Brandy’s daughter attended a family child care program. When Brandy’s daughter struggled with extreme separation anxiety, the program director offered Brandy a job to ensure Brandy's child felt safe. Brandy was taking community college classes, but was unsure of her direction until she began working with children.
Brandy’s professional life took her in many different directions. She served as an early childhood assistant in a school district, a classroom teacher in a child care center, and worked as an infant/toddler educational assistant in a lab school. In 2010, she earned her Associate of Applied Science degree in early care and education. In 2017, she completed her bachelor’s degree in child development.
After completing her bachelor’s degree, Brandy wanted a new challenge and returned to work in a school district as a teen parent educator. Although she loved her work, she accepted a new job as assistant director at St. Louis Community College’s Child Development Lab school in 2018.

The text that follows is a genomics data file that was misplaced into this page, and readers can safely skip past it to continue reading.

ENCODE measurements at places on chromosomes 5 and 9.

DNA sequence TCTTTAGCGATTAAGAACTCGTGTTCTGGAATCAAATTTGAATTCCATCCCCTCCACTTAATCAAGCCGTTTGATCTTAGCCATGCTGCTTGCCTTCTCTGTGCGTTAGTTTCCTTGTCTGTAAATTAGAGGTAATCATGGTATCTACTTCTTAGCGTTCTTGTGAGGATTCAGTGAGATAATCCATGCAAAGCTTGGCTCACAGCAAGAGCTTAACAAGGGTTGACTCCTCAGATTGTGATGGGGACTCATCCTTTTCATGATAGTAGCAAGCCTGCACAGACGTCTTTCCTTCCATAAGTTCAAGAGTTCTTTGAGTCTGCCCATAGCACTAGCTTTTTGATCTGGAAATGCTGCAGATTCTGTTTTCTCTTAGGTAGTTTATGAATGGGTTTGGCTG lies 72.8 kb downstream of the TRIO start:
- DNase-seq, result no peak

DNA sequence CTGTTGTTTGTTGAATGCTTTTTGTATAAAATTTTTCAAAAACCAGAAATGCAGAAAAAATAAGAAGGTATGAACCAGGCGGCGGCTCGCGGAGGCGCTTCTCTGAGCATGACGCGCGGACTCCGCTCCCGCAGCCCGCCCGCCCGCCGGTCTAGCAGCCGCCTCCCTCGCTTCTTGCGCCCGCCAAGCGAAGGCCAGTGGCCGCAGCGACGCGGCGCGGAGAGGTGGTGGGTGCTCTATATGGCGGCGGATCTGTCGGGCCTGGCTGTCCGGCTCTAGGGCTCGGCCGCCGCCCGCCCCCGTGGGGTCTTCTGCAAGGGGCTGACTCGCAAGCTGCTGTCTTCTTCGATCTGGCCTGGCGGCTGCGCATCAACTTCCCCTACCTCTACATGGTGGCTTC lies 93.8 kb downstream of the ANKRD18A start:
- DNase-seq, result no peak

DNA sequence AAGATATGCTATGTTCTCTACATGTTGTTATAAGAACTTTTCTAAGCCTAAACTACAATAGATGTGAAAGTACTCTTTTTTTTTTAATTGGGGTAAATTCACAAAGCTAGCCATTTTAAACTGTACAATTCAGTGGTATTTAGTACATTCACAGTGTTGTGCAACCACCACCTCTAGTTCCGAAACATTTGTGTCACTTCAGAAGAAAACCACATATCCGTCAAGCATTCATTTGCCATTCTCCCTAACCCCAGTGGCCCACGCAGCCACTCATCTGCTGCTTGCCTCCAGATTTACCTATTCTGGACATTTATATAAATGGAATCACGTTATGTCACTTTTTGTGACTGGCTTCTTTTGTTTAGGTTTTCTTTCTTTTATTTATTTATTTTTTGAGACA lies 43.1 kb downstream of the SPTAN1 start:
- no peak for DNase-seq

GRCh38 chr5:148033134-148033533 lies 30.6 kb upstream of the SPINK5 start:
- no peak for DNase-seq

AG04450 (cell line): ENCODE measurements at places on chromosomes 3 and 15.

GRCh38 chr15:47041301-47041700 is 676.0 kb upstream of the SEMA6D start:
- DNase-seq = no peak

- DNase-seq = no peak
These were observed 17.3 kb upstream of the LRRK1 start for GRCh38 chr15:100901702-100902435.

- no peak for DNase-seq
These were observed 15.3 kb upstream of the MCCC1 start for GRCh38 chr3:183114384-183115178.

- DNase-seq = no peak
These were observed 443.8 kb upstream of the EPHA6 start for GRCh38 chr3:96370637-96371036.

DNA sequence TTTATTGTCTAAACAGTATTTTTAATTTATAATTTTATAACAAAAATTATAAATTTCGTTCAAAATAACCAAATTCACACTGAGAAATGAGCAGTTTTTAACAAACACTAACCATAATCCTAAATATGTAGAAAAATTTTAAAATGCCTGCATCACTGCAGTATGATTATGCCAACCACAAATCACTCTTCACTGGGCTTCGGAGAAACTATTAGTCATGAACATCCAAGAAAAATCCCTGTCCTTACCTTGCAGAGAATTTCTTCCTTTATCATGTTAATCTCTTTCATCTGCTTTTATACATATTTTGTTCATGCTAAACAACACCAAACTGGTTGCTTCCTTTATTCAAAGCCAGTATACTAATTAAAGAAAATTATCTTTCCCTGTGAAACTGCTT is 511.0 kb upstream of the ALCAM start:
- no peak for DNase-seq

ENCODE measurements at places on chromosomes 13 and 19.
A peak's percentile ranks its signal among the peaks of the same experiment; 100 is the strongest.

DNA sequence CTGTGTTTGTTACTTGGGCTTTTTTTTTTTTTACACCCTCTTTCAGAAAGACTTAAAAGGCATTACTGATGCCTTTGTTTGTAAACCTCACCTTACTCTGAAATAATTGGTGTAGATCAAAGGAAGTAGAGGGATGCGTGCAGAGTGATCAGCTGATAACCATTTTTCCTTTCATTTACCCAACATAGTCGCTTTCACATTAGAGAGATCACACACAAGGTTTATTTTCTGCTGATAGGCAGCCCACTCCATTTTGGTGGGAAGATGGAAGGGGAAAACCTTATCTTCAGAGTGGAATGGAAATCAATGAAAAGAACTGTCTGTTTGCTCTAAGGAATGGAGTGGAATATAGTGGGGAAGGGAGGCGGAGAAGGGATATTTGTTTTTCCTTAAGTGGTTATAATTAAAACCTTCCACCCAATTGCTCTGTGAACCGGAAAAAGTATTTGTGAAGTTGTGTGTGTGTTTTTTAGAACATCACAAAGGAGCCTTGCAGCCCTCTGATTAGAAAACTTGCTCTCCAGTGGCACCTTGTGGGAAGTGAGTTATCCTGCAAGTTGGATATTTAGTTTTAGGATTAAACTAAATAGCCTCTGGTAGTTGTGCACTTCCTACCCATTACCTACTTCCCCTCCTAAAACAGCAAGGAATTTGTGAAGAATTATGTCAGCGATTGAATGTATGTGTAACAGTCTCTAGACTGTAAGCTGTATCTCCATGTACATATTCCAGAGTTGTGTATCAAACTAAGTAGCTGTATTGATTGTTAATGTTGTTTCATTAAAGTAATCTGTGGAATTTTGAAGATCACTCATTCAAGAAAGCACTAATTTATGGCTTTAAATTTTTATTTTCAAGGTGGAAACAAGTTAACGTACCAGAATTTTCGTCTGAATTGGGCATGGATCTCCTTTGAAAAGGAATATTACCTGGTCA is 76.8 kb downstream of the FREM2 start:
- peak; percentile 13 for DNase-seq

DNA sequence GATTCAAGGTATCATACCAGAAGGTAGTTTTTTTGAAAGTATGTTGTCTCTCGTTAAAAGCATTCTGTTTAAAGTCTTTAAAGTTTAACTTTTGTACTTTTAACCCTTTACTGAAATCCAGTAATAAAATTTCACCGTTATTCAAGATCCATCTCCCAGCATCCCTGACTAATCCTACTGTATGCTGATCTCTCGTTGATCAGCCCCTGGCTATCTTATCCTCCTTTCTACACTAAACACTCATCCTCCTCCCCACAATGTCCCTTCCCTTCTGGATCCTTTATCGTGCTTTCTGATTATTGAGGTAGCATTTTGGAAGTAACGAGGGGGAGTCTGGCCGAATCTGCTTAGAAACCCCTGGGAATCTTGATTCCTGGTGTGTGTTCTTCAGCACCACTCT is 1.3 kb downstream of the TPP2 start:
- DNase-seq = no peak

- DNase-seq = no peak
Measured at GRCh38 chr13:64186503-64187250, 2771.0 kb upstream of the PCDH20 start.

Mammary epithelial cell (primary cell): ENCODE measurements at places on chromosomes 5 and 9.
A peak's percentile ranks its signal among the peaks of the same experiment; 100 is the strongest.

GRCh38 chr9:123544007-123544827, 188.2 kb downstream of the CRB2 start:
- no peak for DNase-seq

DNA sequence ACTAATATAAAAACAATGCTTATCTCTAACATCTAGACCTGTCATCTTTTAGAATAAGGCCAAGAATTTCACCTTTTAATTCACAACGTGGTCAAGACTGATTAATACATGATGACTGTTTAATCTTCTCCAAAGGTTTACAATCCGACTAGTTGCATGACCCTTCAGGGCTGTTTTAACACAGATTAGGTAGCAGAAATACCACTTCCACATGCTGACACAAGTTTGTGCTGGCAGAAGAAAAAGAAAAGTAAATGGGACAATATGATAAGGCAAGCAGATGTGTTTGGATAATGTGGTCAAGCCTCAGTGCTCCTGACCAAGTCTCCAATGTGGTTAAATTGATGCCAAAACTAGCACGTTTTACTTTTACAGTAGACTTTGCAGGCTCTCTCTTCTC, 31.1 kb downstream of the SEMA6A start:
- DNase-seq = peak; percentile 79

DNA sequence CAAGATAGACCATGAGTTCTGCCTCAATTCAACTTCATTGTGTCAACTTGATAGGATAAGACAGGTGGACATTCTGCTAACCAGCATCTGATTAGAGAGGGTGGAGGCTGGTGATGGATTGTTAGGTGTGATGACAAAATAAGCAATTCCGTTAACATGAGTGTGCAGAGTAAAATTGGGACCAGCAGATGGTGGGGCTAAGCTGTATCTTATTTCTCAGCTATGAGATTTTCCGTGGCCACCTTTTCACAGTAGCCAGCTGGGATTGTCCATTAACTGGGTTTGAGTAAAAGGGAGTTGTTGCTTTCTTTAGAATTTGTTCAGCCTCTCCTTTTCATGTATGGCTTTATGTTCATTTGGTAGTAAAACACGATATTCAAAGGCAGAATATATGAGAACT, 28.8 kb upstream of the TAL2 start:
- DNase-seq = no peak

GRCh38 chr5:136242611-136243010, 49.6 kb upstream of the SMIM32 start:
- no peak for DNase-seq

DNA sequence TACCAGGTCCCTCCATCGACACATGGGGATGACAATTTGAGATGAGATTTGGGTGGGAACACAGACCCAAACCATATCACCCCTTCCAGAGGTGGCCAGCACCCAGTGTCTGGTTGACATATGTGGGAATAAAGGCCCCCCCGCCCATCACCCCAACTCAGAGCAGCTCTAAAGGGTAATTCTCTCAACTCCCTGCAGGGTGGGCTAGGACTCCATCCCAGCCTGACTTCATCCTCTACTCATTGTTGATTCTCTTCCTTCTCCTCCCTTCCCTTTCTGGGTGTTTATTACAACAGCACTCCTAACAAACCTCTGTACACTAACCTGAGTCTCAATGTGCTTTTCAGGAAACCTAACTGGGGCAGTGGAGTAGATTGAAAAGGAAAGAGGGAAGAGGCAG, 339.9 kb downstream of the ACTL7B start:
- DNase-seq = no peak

Brandy went on to earn a master's degree in child development with an emphasis in leadership and advocacy from the Erickson Institute in 2022. In January of 2023, she became director of the St. Louis Community College’s Child Development Lab.
When asked why others should consider the early childhood profession, Brandy referred to the children and said, “These are the people who will take care of us, take care of our world. Take the chance now to impact what we’ll have. Make a lasting impression. You can, and you will.”
This month, the spotlight is on Tammy Moore, a lead teacher at the University School for Young Children in Cape Girardeau, MO.
As her son graduated high school, he asked her, “Why should I go to college when you didn’t?” Tammy recognized an opportunity to pursue her dream of higher education.
Tammy stated, “I wanted to show my children it’s never too late to follow your dreams.”